The Origins of Scottish Settlers to Georgia
In 1733, General James Oglethorpe invited a village of highlanders from Inverness to emigrate to Georgia. Historically, this village had sided with the Stuarts who wished to restore themselves to the throne of Scotland. The young Flora MacDonald hid bonnie Prince Charles from the English. The Scottish people were actively engaged in secret maneuvers with the Stuarts and used aggressive guerrilla warfare to fight the invading English armies. Because they chose unwisely, they lost their homes and economy. Oglethorpe, having Scottish roots himself, enticed the highlanders to Georgia because their military prowness was needed to fight the Spanish in Florida. The Scots named the village "New Inverness" after their homeland. The name was later changed to Darien. Indeed, the village of Darien, situated between Savannah and Brunswick, on the old 1722 site of Fort King George, was erected to serve as a barrier. The site of Fort King George, founded about 1722, abandoned by the English about 1724.
Here is a list of the emigrants from Scotland who established a new home and using their guerrilla tacts, virtually helped Oglethorpe win the war with Spain. The genealogies are available to members of Georgia Pioneers and are found under "Biographies"
Carr, Cross, Cuthbert, Dunbar, Graham, Houstoun, Mackay, McBean, McIntosh, McLean, McKenzie, Telfair. Become a Member and have access to passenger lists, biographical sketches, genealogies and much more of the colonial period The book Colonial Georgians by Jeannette Holland Austin is also included as a database in the "colonial" designation of the website.
Inverness and Isle of Skye, Scotland The word "Inverness" is from the Scottish Gaelic "Inbhir nis" and means the mouth of the River Ness.
The city itself lies near the site of the famous Battle of Culloden which occurred during the 18th century and at the northeastern extremity of the Great Glen (An Gleann Mor). It is at this point that the River Ness enters the Inverness-Moray Firth. The area appears to have been settled during the 6th century. The first royal charter was granted by Dabid mac Mail Choluim (King David I) in the 12th century.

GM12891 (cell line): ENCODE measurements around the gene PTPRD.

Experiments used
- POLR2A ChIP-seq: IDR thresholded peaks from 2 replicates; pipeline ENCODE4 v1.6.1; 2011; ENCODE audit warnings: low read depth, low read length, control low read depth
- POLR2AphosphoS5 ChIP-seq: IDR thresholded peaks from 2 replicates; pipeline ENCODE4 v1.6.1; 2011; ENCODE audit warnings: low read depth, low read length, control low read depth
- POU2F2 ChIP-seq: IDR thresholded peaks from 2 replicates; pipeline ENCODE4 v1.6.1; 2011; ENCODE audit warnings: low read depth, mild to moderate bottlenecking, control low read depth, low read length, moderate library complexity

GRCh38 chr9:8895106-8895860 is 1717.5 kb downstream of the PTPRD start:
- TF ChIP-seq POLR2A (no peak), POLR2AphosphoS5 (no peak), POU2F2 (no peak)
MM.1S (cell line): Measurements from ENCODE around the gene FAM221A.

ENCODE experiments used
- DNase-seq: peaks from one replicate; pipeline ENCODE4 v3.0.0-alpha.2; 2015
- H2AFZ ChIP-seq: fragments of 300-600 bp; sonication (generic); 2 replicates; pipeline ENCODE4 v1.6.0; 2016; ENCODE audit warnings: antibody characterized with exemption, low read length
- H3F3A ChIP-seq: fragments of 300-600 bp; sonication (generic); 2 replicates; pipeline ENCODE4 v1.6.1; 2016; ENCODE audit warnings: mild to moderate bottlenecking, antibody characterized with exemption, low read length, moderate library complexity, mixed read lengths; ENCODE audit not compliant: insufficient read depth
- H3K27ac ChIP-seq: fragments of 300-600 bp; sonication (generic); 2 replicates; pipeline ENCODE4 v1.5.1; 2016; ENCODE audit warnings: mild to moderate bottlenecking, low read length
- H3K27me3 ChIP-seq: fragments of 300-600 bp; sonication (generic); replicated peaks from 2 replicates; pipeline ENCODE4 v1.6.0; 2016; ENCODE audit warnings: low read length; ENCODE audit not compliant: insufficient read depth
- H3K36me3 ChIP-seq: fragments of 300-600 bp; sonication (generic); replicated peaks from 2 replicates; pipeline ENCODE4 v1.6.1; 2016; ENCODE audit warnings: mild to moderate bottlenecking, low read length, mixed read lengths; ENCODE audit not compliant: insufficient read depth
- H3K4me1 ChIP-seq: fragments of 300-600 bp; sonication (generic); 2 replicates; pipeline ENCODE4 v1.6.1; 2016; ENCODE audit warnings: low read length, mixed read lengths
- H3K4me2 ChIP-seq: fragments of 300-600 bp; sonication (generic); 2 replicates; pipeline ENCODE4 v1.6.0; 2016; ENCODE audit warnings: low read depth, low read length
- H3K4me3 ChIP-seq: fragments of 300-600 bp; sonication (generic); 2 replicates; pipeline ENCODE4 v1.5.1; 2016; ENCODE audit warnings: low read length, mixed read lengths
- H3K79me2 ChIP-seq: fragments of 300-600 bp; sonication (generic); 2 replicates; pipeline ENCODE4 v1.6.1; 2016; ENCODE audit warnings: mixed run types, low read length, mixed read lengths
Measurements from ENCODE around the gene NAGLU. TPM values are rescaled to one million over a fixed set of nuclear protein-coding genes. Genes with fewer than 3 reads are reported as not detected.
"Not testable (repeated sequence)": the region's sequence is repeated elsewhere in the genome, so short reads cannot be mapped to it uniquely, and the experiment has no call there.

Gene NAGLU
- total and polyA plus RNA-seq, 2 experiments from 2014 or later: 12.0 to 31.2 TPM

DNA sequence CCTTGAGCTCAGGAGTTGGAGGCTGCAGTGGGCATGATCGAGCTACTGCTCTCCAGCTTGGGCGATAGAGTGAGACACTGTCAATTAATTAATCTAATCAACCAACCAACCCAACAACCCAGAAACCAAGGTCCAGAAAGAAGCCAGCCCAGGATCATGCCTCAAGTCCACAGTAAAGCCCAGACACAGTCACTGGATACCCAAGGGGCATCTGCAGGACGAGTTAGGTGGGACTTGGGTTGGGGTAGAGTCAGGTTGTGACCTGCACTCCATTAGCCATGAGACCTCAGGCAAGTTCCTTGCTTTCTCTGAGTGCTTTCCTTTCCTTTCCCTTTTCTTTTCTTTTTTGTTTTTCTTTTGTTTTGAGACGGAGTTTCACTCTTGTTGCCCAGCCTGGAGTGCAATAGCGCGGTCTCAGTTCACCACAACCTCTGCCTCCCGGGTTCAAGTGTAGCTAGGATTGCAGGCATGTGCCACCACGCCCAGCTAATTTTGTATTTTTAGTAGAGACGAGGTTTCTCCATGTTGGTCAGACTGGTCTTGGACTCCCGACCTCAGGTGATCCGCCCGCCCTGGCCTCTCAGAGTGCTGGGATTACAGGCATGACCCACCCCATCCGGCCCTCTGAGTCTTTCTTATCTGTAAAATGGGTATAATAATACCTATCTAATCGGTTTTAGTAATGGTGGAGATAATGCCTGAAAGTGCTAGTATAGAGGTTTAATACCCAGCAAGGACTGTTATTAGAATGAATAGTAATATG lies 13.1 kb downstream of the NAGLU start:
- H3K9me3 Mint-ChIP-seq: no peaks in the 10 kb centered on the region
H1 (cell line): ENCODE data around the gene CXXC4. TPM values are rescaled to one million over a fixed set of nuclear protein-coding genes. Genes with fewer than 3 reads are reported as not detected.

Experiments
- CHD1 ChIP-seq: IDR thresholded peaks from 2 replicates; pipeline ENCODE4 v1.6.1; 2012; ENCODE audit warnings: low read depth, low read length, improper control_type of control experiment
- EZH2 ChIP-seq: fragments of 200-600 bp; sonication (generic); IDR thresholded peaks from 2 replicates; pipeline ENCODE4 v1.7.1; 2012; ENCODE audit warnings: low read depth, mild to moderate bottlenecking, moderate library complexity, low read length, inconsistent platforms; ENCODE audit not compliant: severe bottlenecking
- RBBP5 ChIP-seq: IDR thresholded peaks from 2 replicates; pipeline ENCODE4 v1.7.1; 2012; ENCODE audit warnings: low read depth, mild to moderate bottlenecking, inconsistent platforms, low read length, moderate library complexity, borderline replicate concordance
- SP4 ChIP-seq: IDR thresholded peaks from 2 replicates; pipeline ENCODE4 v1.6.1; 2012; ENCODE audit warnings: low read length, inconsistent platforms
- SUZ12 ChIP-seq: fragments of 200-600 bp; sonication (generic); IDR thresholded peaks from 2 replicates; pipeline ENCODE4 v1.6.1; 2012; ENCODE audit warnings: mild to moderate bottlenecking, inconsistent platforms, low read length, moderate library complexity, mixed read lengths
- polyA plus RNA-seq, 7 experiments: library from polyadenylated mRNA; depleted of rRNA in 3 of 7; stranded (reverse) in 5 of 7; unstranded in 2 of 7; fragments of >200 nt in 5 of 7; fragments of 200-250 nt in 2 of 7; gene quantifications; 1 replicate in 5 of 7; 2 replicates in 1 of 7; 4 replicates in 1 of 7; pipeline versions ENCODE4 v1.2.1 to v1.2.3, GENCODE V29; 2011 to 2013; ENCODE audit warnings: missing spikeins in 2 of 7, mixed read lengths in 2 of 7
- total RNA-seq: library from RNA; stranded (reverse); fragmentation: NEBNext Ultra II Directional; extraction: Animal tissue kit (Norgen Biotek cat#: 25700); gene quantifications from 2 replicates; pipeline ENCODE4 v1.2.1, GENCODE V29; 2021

Castle Urquhart dating from the 13th century. It was built on a rocky promontary on the banks of Loch Ness. Now owned by the National Trust for Scotland. The castle is thought to have been constructed during the 6th century by King Brude son of Maechon of the northern Picts. There were some 1983 excavations of the castle which date it between 460 and 660 A. D. The site was been granted to the Durward family in 1229, and they were probably the builders of the castle. King Edward I of England captured the castle in 1296. At that time it was owned by Sir Andrew de Moray in the course of his clearing the English from northern Scotland. In 1329 Sir Robert Lauder of Quarrelwood was the constable of Urquhart Castle and his grandson, Robert Chisholm, succeeded him in 1359. During the 1500s, the Earl of Ross seized the castle from the Crown, however, in 1509 it was recovered by the Crown. The MacDonald clan captured the castle in 1545. However, it fell fate to the internal fight of the Stuarts to regain the throne of Scotland. The Williamite troops held the castle against the Jacobit forces, but destroyed it about 1692. This was to ensure that the castle would not become a Jacobite stronghold. Bu 1698 the Stuart pretenders were still fighting their cause. And about thirty years afterwards, the clans left their homes for America.
Dominated by the Cuillin hills, the Isle of Skye is the largest and most northerly island in the Inner Hebrides of Scotland. As early as the Norse rule, the clans MacLeod and MacDonald occupied this island. Many of the first settlers to Georgia were from the Isle of Skye, MacLeod and MacDonald.
Loch Loyne, Fort William and Kyle of Lochalsh, Scotland.